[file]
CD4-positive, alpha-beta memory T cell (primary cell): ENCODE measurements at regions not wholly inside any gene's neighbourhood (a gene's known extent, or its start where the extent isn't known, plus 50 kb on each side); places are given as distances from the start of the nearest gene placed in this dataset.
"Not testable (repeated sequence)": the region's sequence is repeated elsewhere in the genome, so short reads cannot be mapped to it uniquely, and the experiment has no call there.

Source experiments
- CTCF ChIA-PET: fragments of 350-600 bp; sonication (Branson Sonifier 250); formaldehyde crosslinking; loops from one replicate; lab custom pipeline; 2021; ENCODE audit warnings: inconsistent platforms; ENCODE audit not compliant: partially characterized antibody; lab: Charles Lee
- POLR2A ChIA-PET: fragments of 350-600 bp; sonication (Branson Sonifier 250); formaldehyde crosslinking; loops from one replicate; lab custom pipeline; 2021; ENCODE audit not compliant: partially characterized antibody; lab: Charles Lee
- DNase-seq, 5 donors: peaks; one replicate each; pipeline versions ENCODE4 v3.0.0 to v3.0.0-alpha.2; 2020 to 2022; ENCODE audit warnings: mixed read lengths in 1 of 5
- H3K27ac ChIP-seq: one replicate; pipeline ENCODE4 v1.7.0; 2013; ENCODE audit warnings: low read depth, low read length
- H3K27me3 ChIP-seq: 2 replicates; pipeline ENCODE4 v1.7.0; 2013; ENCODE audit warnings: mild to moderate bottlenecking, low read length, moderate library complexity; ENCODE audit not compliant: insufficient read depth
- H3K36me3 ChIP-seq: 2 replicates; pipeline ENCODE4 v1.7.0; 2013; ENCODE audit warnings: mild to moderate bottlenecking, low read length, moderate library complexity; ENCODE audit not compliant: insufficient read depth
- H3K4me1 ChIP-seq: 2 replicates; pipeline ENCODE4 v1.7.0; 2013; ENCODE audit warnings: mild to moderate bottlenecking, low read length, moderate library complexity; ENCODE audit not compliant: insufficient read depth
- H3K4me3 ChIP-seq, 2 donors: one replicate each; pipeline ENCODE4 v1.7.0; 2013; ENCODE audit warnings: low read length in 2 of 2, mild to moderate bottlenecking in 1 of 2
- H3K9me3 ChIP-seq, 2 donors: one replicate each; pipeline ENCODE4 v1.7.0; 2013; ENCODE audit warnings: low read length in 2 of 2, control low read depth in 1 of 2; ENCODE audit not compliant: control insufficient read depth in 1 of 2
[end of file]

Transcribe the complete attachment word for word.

CD4-positive, alpha-beta memory T cell (primary cell): ENCODE measurements at regions not wholly inside any gene's neighbourhood (a gene's known extent, or its start where the extent isn't known, plus 50 kb on each side); places are given as distances from the start of the nearest gene placed in this dataset.
"Not testable (repeated sequence)": the region's sequence is repeated elsewhere in the genome, so short reads cannot be mapped to it uniquely, and the experiment has no call there.

Source experiments
- CTCF ChIA-PET: fragments of 350-600 bp; sonication (Branson Sonifier 250); formaldehyde crosslinking; loops from one replicate; lab custom pipeline; 2021; ENCODE audit warnings: inconsistent platforms; ENCODE audit not compliant: partially characterized antibody; lab: Charles Lee
- POLR2A ChIA-PET: fragments of 350-600 bp; sonication (Branson Sonifier 250); formaldehyde crosslinking; loops from one replicate; lab custom pipeline; 2021; ENCODE audit not compliant: partially characterized antibody; lab: Charles Lee
- DNase-seq, 5 donors: peaks; one replicate each; pipeline versions ENCODE4 v3.0.0 to v3.0.0-alpha.2; 2020 to 2022; ENCODE audit warnings: mixed read lengths in 1 of 5
- H3K27ac ChIP-seq: one replicate; pipeline ENCODE4 v1.7.0; 2013; ENCODE audit warnings: low read depth, low read length
- H3K27me3 ChIP-seq: 2 replicates; pipeline ENCODE4 v1.7.0; 2013; ENCODE audit warnings: mild to moderate bottlenecking, low read length, moderate library complexity; ENCODE audit not compliant: insufficient read depth
- H3K36me3 ChIP-seq: 2 replicates; pipeline ENCODE4 v1.7.0; 2013; ENCODE audit warnings: mild to moderate bottlenecking, low read length, moderate library complexity; ENCODE audit not compliant: insufficient read depth
- H3K4me1 ChIP-seq: 2 replicates; pipeline ENCODE4 v1.7.0; 2013; ENCODE audit warnings: mild to moderate bottlenecking, low read length, moderate library complexity; ENCODE audit not compliant: insufficient read depth
- H3K4me3 ChIP-seq, 2 donors: one replicate each; pipeline ENCODE4 v1.7.0; 2013; ENCODE audit warnings: low read length in 2 of 2, mild to moderate bottlenecking in 1 of 2
- H3K9me3 ChIP-seq, 2 donors: one replicate each; pipeline ENCODE4 v1.7.0; 2013; ENCODE audit warnings: low read length in 2 of 2, control low read depth in 1 of 2; ENCODE audit not compliant: control insufficient read depth in 1 of 2